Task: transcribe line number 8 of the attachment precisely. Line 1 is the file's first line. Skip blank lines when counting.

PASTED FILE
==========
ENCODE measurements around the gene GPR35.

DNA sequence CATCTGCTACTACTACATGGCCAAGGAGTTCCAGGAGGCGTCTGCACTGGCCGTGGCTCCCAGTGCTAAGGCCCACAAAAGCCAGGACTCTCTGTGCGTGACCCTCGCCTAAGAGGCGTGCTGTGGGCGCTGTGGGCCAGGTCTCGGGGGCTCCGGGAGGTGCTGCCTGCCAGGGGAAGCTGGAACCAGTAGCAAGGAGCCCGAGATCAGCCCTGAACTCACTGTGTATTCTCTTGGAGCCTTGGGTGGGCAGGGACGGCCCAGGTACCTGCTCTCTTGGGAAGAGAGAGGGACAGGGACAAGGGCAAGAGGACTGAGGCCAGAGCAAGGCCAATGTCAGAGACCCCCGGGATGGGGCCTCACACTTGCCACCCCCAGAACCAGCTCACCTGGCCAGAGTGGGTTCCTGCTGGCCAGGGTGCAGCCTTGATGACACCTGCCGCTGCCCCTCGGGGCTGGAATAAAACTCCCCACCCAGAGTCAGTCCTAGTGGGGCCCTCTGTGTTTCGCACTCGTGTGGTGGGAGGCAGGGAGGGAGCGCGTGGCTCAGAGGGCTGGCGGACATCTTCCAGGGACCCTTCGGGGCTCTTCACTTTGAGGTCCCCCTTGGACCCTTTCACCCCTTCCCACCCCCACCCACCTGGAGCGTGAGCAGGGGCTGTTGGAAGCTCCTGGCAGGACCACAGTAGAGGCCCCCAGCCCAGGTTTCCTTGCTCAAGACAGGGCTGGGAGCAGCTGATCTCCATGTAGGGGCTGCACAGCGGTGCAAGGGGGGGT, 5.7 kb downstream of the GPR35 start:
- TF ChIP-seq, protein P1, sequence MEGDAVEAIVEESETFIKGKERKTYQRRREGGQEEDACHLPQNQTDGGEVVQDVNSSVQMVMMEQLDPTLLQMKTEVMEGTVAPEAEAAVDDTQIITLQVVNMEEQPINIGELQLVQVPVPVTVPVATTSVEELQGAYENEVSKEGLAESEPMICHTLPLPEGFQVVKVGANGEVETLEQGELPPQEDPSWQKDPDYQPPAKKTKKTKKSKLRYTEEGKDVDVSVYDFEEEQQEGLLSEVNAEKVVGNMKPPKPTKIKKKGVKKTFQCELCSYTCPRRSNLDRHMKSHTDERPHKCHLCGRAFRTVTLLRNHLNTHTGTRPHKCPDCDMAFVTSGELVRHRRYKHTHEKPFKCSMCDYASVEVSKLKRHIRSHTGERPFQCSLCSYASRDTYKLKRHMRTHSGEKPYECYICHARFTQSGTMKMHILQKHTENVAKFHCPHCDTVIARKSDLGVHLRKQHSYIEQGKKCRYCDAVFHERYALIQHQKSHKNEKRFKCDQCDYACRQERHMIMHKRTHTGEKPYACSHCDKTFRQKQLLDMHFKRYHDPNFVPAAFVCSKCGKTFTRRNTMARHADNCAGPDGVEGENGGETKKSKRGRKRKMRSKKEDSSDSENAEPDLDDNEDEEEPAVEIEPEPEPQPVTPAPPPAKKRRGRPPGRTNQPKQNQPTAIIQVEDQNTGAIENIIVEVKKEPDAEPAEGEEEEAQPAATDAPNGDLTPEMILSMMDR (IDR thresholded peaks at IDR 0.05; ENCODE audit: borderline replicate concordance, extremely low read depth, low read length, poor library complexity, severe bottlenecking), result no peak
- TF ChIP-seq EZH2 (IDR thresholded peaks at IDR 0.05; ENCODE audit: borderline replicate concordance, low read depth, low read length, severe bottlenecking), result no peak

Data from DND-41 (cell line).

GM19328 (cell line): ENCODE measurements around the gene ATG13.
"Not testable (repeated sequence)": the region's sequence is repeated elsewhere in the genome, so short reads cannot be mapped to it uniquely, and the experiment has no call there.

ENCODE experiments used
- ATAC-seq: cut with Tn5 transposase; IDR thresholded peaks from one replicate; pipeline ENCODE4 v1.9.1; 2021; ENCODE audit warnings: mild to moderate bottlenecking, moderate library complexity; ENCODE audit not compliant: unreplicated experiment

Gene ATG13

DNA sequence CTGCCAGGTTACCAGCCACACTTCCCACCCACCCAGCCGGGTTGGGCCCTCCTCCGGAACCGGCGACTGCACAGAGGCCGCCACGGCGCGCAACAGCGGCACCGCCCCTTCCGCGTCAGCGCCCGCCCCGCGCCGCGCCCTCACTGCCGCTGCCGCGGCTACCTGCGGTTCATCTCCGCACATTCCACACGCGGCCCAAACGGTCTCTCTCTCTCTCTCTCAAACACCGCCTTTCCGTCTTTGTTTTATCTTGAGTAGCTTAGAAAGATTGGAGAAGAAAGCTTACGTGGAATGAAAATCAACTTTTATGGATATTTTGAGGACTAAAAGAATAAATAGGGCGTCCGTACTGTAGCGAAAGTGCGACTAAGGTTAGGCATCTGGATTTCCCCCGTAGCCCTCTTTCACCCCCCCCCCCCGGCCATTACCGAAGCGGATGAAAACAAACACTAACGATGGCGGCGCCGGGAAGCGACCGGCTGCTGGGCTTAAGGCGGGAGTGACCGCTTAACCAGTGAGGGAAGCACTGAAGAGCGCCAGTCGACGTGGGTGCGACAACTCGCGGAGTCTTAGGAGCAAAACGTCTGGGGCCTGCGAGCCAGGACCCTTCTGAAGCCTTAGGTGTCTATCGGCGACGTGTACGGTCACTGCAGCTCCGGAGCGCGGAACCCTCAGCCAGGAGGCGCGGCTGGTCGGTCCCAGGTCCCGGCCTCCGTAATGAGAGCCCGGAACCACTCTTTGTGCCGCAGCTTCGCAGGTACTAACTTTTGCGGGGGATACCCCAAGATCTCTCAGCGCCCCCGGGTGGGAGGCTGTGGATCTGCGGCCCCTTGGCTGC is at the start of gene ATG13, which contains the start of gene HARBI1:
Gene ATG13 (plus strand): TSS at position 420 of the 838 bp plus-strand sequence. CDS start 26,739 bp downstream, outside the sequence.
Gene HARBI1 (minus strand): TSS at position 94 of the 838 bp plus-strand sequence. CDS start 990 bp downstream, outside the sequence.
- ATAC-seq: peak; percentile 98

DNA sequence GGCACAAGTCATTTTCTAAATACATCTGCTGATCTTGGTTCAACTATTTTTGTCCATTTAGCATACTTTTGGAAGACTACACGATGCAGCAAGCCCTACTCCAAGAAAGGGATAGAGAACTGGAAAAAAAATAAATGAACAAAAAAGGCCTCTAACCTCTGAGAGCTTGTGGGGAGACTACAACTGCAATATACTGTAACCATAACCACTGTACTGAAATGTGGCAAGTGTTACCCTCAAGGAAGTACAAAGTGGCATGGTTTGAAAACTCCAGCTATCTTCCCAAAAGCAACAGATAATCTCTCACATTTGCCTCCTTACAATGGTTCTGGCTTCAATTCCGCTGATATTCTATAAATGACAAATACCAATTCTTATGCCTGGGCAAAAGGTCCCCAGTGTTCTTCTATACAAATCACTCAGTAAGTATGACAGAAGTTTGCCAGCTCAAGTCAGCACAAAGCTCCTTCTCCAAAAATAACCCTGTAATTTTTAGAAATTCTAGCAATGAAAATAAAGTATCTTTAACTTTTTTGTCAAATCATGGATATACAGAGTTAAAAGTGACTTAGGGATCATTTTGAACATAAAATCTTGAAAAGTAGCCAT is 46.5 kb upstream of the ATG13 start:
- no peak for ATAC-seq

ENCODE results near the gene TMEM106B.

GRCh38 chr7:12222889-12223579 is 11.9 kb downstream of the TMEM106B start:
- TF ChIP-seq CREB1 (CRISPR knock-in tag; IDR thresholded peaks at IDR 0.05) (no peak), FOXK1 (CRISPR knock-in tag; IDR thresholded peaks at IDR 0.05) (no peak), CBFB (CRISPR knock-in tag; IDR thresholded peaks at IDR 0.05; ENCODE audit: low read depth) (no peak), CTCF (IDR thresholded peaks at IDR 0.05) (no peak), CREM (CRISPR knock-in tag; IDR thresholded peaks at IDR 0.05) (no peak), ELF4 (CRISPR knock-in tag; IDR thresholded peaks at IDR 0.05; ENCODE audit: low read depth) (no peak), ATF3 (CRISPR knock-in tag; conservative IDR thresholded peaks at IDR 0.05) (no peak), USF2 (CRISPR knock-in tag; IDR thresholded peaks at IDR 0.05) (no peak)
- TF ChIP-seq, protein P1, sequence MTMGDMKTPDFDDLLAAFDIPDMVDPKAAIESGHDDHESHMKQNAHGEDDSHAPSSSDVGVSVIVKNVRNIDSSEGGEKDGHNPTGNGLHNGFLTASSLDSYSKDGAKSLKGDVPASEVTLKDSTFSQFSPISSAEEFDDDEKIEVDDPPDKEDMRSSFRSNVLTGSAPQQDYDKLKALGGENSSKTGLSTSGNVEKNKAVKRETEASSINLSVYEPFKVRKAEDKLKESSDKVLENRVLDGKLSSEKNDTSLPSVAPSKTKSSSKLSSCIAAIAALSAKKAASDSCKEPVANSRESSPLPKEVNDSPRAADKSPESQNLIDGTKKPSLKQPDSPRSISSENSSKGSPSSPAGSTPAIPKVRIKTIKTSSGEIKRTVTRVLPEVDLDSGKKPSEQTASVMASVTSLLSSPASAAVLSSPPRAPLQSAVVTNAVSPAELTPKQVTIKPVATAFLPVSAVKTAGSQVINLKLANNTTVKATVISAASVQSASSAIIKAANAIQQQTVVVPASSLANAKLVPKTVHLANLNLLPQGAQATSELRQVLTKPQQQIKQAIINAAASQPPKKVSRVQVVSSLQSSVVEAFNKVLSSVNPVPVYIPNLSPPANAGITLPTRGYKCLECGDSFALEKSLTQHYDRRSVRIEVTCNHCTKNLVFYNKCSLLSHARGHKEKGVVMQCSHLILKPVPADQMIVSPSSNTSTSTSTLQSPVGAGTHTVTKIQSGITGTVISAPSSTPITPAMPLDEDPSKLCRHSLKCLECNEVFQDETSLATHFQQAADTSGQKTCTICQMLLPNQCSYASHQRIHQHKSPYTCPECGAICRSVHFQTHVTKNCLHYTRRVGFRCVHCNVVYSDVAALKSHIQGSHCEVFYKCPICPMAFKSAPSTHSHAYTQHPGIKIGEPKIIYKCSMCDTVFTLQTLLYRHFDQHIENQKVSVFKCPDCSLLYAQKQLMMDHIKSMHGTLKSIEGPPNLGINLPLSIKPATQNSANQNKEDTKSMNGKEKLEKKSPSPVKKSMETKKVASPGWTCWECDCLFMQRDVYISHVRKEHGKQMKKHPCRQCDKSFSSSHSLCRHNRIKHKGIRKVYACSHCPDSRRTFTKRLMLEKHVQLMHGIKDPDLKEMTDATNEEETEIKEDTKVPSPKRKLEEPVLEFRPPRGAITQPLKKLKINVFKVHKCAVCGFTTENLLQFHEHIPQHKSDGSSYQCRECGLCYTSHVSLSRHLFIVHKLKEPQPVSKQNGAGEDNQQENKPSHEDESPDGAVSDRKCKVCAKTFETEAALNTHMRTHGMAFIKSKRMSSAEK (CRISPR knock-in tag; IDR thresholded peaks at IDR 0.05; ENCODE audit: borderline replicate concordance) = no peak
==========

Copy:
ENCODE experiments used